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Transfusion-Associated Necrotizing Enterocolitis: Translating Knowledge Into Nursing Practice

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Necrotizing enterocolitis (NEC) is a leading cause of prolonged hospitalizations for premature infants in the United States. In a recent large retrospective study, a significant proportion of NEC cases were shown to occur within 48 hours of packed red blood cell (PRBC) transfusion, especially in growing preterm neonates of older postnatal age. A small body of evidence consistently demonstrates that 25-35 percent of NEC cases are temporally associated with PRBC transfusion and that cases of NEC associated with transfusion are generally more severe with a higher rate of surgical intervention and mortality. Awareness of this association is vital for potential prevention and early recognition of NEC. The neonatal nurse has a primary role in care strategies that may affect NEC. This review of literature was compiled to educate neonatal nurses about the existence of transfusion-associated necrotizing enterocolitis and guide the translation of knowledge into nursing practice at the bedside.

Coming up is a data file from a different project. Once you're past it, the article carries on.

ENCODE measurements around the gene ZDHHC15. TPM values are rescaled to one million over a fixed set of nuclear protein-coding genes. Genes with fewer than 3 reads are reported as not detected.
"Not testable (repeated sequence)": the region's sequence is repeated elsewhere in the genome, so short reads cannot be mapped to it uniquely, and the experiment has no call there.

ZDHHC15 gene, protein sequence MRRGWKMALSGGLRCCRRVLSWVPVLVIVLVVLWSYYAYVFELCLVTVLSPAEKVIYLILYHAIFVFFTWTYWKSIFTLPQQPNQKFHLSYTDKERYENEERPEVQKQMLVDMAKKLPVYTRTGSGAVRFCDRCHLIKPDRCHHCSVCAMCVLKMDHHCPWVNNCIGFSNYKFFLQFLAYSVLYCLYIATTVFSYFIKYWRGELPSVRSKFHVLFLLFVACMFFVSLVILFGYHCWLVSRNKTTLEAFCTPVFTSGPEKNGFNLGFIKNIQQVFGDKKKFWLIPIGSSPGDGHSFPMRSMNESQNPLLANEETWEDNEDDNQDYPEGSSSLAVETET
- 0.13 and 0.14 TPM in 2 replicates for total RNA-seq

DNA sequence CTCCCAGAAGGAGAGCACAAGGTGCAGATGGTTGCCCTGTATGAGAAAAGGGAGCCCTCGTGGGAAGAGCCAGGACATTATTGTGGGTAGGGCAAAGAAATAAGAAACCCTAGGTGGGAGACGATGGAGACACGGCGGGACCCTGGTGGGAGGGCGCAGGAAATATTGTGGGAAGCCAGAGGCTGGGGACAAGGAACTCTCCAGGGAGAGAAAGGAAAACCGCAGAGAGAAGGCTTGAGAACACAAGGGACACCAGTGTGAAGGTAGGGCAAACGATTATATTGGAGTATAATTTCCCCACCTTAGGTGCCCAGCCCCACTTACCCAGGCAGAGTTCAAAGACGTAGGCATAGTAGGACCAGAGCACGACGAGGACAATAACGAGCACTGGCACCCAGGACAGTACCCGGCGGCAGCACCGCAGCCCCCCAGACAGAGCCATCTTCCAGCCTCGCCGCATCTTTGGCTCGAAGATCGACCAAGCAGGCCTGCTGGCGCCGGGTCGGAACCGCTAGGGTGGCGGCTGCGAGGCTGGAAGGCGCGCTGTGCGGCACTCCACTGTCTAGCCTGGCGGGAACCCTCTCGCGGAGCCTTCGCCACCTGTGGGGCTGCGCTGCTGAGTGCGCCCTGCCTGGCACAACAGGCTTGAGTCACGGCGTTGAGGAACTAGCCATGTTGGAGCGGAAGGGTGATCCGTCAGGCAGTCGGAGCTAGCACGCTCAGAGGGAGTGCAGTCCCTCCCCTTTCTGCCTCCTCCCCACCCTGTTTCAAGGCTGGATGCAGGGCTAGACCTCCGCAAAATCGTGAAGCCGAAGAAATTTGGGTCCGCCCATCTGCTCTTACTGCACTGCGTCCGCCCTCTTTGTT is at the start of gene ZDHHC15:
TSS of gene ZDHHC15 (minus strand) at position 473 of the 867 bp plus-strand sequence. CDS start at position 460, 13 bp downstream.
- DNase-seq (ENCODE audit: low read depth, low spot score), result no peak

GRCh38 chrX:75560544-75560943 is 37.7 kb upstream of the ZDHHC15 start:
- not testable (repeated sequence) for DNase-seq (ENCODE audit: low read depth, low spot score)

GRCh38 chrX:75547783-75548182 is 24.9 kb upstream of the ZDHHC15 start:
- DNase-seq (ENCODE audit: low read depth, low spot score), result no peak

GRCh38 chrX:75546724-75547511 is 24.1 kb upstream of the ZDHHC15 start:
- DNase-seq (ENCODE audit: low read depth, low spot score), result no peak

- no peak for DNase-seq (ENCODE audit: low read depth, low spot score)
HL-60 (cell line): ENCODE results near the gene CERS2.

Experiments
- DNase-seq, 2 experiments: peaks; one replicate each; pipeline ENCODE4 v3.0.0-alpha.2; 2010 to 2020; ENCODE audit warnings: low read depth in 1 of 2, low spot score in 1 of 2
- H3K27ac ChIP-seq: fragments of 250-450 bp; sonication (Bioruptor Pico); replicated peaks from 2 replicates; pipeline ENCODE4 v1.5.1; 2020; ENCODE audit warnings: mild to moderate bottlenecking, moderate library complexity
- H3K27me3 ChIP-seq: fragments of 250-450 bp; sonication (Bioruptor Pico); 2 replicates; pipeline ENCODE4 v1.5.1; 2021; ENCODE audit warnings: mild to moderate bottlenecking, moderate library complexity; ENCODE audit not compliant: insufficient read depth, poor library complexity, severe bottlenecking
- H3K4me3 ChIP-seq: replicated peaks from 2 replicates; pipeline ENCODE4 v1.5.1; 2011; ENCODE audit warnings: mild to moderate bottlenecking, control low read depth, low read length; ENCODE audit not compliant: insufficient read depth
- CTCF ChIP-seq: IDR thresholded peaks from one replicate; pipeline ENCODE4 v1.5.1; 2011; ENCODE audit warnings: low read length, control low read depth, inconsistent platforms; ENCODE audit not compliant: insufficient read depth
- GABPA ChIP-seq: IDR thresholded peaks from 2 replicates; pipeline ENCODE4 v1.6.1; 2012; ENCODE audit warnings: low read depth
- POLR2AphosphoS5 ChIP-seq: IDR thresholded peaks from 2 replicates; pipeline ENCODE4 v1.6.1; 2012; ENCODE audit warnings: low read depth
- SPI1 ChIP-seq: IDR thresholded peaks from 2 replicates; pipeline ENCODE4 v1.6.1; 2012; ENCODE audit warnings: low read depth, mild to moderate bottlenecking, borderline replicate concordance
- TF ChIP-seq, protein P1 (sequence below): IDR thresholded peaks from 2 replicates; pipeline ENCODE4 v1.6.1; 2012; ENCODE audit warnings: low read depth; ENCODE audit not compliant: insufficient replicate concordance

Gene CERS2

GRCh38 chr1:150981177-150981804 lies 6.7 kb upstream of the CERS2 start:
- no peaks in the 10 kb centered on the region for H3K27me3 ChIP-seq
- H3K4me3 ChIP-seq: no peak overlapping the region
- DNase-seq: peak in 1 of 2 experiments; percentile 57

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Document Type: Research Article

Publication date: May 1, 2013

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